Wednesday, 13 November 2013

Mattieu Arama, and Igor Levit

Vaguely alarming, this immense deluge of highly talented young pianists and violinists. Every day seems to bring a handful of great new violinists, mainly from France, Germany, Hungary, Czech & Slovakia, Russia, Japan, Korea and China -- with a good dash of Canadians. Were there always such numbers in the past, but it was just that they never had a chance to make their names before the advent of several hundred record companies, YouTube and music downloads? Yesterday saw me listening to Matthieu Arama's début CD on which he offers a number of attractive virtuoso works by Wieniawski, Paganini, Sarasate et al, interspersed with welcome morsels from Elgar and Tchaikovsky. His technique is exemplary; the musicianship impeccable; the recording excellent. Most enjoyable. Arama is French, and hails from Bordeaux. As with pretty well all these modern virtuosi, one does not get the individuality of a Kreisler, Szigeti or Heifetz. But then, one also does not get the peculiarities of Jan Kubelik or Bronislaw Huberman, or the later precarious technique of Ruggiero Ricci.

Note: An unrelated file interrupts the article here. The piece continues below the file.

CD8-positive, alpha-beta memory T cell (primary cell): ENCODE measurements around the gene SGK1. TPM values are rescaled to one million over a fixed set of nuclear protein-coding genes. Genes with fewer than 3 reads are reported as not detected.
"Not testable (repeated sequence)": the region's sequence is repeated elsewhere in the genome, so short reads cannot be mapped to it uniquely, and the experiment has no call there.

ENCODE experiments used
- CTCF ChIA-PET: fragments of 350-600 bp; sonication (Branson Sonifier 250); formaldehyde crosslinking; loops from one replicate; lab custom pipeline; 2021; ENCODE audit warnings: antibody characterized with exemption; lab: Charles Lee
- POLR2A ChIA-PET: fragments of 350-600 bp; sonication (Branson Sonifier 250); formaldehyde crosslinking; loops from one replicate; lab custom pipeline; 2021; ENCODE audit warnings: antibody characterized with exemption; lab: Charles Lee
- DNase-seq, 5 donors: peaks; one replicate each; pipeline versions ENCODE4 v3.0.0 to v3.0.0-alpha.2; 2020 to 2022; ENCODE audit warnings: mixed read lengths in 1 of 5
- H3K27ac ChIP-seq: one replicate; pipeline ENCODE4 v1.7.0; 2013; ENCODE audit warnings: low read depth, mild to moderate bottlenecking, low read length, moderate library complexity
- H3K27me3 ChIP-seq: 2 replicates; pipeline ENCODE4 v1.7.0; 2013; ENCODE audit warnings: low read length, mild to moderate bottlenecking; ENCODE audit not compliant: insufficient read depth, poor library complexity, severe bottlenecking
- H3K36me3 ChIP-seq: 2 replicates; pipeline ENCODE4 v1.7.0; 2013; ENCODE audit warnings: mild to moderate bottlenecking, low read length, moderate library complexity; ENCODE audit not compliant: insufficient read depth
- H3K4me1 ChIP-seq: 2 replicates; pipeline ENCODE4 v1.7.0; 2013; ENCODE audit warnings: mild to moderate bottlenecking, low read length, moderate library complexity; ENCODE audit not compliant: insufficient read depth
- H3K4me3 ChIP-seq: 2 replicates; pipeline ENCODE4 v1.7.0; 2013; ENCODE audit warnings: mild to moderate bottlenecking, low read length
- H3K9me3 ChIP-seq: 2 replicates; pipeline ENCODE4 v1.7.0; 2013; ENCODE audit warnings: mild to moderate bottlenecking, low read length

Then on to Igor Levit, a Russian who grew up in Germany and who has now reached the advanced age of 26 years old and has been heralded as a genuine great pianist by pretty well everyone in the universe. Swayed by the crowd, I bought his début recording -- the last five piano sonatas of Ludwig van Beethoven. Some début. Beethoven's later works - sonatas and string quartets - are the works of an individual who was no longer too concerned about wowing audiences, nor about catering to the foibles of sundry pianists or string players. The works are ideally interpreted by someone who eschews all posturing and external effects, and who forgets about the 18th century, critics, and audiences. Levit here is such an interpreter. I admire his concentration, his refusal to play to any gallery, his immaculate technique (of course) and his total immersion in these difficult works. I know the last sonata, Opus 111, extremely well having first acquired it in the 1950s played by Julius Katchen. Suffice it to say that, as played here by Igor Levit, all other versions I possess are quite blown away by this latest one. Marvellous playing, and marvellous musicianship. I long to hear Levit next in late Schubert.

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